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Gunning for discipline and goals; Penalty woes aside, Ruff still expects his top scorers to produce

The Buffalo Sabres haven't gotten nearly enough offense from their forwards in the first two games of their playoff series against the Philadelphia Flyers, which shifts to HSBC Arena tonight for Game Three.

And there's a big reason for it that's easy to pinpoint: The top scorers simply haven't been on the ice enough because the Sabres can't stay out of the penalty box.

The Sabres have been nailed with 18 minor penalties and played short-handed for an incredible total of 25 minutes, 11 seconds thus far. And while Jason Pominville and Tim Connolly are among the team's prominent penalty killers, several other marquee forwards are not.

Look at what happened to ice time during the Flyers' 5-4 win in Game Two. Thomas Vanek played 16:48 -- including a scant 9:19 over the first two periods. Drew Stafford was at 16:44, Brad Boyes 12:03, Tyler Ennis 10:21 and Nathan Gerbe just 6:30.

"Obviously, you want to play but that's the way the game goes," Vanek said after Sunday's optional skate in the arena. "You've got to stay sharp. When you do get your time, you've got to make the most of it."

Vanek did that Saturday with a pair of first-period power-play goals. But he wasn't much of a factor after that because linemates Connolly and Pominville were busy combining for more than 12 minutes killing penalties.

Vanek averaged 17:21 during the regular season and was over 18 minutes eight times since March 5. In this series, he's averaging just 15:08.

"For the guys that aren't killing penalties or aren't on the power play, it is hard," said Stafford, who has nine shots but has yet to score. "I know from experience of sitting six or seven minutes sometimes and you're expected to go out and give it 100 percent. You're flying around after sitting around for so much. It's a challenge but this time of year you have to make sure you're doing everything you can to stay focused."

The Sabres spent a lot of time the last two days talking about their aggression and it's true they have been the more physical team in the series much of the time. But they've played with less intelligence, too.

Their fouls Saturday included three tripping penalties, two interference whistles and a too many men on the ice infraction.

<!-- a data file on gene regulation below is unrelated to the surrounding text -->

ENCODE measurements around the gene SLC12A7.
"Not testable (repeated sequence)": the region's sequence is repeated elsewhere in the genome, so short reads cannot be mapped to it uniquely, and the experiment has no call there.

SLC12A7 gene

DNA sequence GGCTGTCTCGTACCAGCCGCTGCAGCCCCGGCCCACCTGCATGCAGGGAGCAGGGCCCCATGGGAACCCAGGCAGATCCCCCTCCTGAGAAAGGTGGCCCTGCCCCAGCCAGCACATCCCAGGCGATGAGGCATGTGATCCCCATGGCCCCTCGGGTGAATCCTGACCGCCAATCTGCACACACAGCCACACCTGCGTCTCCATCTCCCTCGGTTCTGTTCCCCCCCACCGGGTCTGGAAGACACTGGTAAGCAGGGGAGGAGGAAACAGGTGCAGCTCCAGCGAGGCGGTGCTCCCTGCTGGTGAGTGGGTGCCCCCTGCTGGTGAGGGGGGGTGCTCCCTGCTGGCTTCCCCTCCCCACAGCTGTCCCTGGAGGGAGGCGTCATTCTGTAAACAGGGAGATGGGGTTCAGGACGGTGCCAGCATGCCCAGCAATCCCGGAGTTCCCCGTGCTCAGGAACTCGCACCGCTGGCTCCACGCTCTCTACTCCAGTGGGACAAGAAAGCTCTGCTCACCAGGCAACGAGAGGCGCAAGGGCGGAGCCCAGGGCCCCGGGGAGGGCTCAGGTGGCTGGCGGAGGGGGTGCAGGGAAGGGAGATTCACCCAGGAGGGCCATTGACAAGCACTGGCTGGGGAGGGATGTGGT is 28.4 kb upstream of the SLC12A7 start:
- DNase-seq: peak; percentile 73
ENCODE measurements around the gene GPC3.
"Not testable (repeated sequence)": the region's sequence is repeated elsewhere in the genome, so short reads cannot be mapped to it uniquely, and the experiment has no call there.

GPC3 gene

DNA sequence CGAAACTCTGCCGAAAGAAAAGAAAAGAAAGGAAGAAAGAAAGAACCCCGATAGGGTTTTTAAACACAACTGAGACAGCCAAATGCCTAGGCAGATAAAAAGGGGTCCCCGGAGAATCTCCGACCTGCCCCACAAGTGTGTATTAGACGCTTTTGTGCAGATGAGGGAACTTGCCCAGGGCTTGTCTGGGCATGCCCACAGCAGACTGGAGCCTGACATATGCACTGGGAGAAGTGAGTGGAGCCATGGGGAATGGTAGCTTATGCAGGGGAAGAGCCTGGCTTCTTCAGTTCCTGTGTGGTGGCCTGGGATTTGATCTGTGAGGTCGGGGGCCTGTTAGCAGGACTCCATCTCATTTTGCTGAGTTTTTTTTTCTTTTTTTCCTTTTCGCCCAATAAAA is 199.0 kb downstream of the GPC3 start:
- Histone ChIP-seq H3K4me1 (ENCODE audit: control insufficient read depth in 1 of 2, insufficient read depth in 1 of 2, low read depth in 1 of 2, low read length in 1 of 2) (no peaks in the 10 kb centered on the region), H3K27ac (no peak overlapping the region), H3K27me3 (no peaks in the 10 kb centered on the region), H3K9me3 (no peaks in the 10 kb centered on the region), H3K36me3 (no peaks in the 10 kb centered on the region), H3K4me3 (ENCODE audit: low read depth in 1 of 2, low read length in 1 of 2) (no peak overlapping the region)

The Sabres have been fortunate all their penalty troubles haven't proven more costly. The Flyers are just 1 for 15 on the power play thus far and have come up dry on a trio of two-man advantages.

"Eleven minors is way too many," said defenseman Chris Butler. "It takes guys out of the flow. You have a guy like Thomas Vanek sitting on the bench for that long. [Gerbe] doesn't play a lot in the second period. A lot of our offensive players don't get a chance to get in the flow and get in a nice rhythm when we need them to be. So team discipline is going to be a key."

"You've just got to be ready when you do get a chance," said Gerbe, who played just 70 seconds in the middle period. "It's not the most ideal situation, but as a player you've got to be mentally sharp and ready for your opportunity to get out there and do something."

For his part, coach Lindy Ruff isn't going to let his players fall back on the penalties as any sort of crutch for a lack of production.

"It's not a time of year for excuses," said Ruff. "I need every guy when they go on the ice to not have an excuse for not being involved. I don't care if you sit there for four minutes, five minutes.

"It's go out there, be ready, stand on the bench and do jumping jacks if you have to because you know the next shift might be the most important shift of the series. Let's throw all the excuses in the trash can and just say, 'Man this next shift I'm going to be the difference maker.' "

Ennis, a 20-goal man during the regular season, has been blanked on just three shots in the two games. The line of Ennis, Boyes and Stafford has just one point, a power-play assist by Stafford, and has easily been Buffalo's most ineffective.

"Special teams are obviously huge but at the same time you want your chemistry and you want your lines going," Stafford said. "You want to get back to rolling four lines and keeping the attack going."


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